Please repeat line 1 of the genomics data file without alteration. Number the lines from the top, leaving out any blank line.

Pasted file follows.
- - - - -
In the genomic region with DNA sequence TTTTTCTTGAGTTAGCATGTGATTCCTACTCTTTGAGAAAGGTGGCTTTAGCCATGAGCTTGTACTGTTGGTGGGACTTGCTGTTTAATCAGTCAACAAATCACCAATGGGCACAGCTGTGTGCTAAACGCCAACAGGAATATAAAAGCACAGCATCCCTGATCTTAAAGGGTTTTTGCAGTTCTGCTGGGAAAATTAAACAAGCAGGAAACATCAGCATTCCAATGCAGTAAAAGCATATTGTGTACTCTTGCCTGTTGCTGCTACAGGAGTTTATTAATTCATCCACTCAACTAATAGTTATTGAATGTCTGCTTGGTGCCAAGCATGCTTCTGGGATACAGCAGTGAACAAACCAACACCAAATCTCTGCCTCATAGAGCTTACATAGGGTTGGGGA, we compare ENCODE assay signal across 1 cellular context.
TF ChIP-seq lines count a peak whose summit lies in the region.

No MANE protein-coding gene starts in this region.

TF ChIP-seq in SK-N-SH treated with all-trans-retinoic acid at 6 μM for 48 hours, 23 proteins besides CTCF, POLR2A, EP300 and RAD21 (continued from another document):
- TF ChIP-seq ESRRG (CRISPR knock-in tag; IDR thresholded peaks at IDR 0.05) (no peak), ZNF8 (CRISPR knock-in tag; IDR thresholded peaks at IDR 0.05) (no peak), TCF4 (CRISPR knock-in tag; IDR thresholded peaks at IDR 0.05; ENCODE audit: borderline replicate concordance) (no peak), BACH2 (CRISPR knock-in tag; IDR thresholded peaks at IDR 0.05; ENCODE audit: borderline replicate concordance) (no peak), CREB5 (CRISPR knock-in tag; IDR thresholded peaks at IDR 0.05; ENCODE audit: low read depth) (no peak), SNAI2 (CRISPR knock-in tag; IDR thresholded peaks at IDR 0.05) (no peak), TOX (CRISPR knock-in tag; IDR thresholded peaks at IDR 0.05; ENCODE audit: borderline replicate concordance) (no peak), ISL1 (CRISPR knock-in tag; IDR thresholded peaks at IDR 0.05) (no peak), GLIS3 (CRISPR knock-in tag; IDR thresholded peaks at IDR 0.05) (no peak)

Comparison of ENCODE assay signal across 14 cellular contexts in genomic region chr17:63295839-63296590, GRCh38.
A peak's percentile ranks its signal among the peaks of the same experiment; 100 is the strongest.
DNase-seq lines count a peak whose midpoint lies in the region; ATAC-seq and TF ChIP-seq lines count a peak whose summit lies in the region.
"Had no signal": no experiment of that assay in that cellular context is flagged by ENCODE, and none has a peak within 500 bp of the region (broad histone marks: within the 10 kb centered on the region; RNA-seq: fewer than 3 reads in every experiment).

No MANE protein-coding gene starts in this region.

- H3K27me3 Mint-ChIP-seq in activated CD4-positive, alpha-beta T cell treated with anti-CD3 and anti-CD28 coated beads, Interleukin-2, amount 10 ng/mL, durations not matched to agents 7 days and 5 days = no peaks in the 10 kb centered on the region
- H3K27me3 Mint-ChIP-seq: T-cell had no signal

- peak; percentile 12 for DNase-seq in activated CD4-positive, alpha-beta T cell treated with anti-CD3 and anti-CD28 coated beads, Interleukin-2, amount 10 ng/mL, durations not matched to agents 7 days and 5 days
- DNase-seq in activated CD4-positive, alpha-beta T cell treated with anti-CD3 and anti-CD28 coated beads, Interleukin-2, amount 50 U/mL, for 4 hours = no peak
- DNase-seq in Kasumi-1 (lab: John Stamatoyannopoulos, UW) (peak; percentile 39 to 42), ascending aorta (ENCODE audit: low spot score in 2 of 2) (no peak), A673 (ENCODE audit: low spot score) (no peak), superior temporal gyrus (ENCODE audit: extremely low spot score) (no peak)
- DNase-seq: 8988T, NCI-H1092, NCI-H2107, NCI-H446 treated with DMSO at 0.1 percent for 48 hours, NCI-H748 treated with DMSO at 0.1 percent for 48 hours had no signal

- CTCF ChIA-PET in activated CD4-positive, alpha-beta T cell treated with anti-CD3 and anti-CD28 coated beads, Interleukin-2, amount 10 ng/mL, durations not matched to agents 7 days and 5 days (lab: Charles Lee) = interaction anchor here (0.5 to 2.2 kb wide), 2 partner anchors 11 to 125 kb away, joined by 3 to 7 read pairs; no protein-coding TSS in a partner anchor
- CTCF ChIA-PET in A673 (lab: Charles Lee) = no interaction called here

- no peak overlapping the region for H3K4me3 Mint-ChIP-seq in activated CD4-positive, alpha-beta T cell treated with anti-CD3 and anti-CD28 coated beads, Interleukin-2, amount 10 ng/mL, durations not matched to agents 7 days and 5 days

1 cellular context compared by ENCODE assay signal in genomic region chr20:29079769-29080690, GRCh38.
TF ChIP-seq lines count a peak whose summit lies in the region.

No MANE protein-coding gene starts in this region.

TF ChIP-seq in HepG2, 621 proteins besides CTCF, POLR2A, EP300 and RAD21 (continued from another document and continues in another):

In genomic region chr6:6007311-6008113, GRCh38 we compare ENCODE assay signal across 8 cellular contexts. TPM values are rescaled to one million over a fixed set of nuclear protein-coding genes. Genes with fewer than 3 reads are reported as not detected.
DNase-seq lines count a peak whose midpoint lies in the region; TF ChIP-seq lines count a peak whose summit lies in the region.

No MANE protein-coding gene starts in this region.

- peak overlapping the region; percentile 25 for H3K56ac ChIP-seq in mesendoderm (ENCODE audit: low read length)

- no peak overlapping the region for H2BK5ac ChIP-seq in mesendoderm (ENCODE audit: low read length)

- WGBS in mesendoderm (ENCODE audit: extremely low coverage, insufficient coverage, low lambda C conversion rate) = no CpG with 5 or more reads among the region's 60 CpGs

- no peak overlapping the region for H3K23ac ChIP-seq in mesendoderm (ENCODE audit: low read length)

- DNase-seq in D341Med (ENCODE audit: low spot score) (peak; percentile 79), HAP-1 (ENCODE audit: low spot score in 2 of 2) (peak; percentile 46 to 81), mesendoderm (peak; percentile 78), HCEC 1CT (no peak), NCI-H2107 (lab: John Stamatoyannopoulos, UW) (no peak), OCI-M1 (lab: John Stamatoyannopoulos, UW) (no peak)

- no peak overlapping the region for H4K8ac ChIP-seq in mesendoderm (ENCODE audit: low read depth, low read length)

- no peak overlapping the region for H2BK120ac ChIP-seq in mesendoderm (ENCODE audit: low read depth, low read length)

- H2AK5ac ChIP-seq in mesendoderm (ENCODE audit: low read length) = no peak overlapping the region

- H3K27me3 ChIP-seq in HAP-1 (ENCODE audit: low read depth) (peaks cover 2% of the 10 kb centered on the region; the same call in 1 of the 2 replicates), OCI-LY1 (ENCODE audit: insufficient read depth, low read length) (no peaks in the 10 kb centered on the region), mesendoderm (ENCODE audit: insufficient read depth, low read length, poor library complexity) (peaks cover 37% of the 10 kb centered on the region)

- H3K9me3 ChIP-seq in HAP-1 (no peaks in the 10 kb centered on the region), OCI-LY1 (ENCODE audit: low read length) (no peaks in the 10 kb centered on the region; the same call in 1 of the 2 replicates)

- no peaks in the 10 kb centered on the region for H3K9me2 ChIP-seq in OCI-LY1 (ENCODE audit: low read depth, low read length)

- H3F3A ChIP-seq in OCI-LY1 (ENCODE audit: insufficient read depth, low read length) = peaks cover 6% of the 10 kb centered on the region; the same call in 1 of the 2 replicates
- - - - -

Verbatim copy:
In the genomic region with DNA sequence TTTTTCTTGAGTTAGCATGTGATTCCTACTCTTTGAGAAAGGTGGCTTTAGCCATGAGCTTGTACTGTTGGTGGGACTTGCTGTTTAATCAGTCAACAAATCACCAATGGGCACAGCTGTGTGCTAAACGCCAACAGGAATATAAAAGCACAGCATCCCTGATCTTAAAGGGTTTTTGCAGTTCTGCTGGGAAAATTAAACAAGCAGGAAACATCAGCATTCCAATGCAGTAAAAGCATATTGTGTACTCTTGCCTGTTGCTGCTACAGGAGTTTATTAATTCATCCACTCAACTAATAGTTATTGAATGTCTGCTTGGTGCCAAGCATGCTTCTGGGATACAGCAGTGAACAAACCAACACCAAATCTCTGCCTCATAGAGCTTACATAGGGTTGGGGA, we compare ENCODE assay signal across 1 cellular context.